Correlation of RCM-Staff View of Staff and RSA staff scale
Discriminant validity: RCM-Consumer View
Discriminant validity: RCM-Staff View scale
Correlational and subscale structure
Each RCM scale contains 25 items which are hypothesized to represent an underlying latent dimension of recovery-oriented culture. Factor analysis on the items in each scale was conducted using the principal factors method. The number of retained unrotated factors was determined using a screeplot. For the two staff-completed scales, in both study 1 and study 2, there is one predominant factor and one subsidiary factor (eigenvalue 2.0 or less) that loads predominantly or entirely on the reversed items. On the persons-served scale, in study 1 there is one predominant factor and a second factor (eigenvalue 3.23) which loads entirely on the reversed items; in study 2 there is one predominant factor and one secondary factor (eigenvalue 3.99) which again only loads on the reversed items.
By design, the RCM contains five subscales of five items each: individual uniqueness, non-judgmentalism, shared power, motivation, and respect. The overall scale was developed to measure these five conceptual aspects of recovery culture. An exploratory factor analysis of each subscale was conducted using the principal factors method and found no more than one factor (eigenvalue of 1.0 or more) in each subscale. Items also correlated higher with their own subscale than with any other subscale (out of all 75 correlations of each item with five subscales in three scales, there were five exceptions to this finding in study 1 and 3 exceptions in study 2). However, the correlations between subscales of each RCM scale are relatively high: RCM-Consumer View correlations range from 0.69 to 0.79; for the RCM-Staff View, the range is 0.63 to 0.83; and for the RCM-Staff View of Staff, the range is 0.54 to 0.73. This amount of correlation indicates the single underlying latent variable is a strong component of each subscale.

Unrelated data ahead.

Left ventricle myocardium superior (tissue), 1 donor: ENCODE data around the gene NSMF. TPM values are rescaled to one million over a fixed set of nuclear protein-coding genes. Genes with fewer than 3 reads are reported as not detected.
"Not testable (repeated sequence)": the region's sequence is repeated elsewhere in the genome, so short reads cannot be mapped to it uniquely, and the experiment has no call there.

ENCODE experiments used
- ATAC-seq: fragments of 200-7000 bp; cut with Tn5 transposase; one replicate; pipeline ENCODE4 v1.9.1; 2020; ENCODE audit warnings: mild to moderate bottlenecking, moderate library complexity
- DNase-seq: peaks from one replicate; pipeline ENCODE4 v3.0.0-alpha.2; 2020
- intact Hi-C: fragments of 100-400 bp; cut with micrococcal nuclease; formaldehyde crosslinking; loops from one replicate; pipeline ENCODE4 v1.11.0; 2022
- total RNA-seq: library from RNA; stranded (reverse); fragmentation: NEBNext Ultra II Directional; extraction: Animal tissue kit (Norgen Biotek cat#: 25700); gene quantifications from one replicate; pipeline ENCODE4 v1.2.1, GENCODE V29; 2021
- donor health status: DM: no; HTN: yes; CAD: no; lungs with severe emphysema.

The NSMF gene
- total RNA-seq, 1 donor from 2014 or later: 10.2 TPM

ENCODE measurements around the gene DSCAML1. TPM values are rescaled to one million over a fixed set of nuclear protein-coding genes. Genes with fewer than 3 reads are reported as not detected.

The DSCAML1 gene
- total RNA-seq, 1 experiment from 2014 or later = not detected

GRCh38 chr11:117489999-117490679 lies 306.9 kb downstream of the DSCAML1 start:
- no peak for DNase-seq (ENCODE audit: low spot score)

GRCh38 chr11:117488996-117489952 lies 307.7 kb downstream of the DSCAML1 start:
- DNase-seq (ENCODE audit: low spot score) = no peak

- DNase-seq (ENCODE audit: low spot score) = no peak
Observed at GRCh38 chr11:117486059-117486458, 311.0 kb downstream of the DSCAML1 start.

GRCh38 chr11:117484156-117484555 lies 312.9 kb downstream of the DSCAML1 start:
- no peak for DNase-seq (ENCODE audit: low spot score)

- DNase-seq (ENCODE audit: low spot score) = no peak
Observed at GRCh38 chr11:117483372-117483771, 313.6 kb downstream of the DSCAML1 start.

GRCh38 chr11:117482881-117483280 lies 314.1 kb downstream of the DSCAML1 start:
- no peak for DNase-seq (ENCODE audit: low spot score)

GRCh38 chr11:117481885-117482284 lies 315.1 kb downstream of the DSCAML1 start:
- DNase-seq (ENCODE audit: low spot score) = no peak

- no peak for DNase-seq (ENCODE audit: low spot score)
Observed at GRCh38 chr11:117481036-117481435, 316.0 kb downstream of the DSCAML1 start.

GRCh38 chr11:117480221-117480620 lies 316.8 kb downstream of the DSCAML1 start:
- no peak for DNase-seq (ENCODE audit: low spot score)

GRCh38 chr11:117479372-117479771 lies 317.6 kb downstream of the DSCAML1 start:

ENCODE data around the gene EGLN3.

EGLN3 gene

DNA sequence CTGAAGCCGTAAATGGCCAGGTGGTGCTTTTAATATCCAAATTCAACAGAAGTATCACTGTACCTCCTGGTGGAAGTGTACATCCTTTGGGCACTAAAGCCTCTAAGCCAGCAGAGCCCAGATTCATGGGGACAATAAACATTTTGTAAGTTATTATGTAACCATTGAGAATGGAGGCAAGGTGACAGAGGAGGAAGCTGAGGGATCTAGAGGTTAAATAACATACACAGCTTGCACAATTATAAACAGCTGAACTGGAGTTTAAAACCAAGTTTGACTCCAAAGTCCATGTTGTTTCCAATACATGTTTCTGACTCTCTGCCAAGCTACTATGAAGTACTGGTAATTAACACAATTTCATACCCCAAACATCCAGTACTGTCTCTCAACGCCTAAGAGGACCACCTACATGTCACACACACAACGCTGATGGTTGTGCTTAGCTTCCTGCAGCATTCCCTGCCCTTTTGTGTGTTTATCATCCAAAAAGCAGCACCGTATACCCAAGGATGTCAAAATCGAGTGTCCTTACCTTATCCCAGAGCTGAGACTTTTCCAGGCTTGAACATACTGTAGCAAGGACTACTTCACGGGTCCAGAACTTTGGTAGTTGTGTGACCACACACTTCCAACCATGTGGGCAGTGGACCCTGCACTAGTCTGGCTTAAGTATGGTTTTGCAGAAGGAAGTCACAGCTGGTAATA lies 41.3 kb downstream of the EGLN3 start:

Internal consistency is measured with Cronbach’s alpha. The staff view of staff RCM scale has an alpha of 0.93, with subscales ranging from 0.71 to 0.84. The staff view of interactions with consumers RCM scale has an alpha of 0.95, with subscales ranging from 0.74 to 0.88. The consumer RCM rating scale had an alpha of 0.93, with subscales ranging from 0.55 to 0.81 (see Table 5). Thus, internal consistency is high for the scales and acceptable to good for the subscales.
In study 2, the three RCM scales were administered twice. For the consumer RCM scale there were 96 participants with time between test and retest averaging 13.4 days (range 7–21). The test–retest intraclass correlation was 0.67. For the two staff RCM scales, 128 participants averaged 14.1 days between administrations (range 7–20). The intraclass correlation of test with retest for the staff view of consumer scale was 0.72; for the staff-view-of-staff scale, it was 0.81 (see Table 5). These test–retest correlations are also acceptable to good.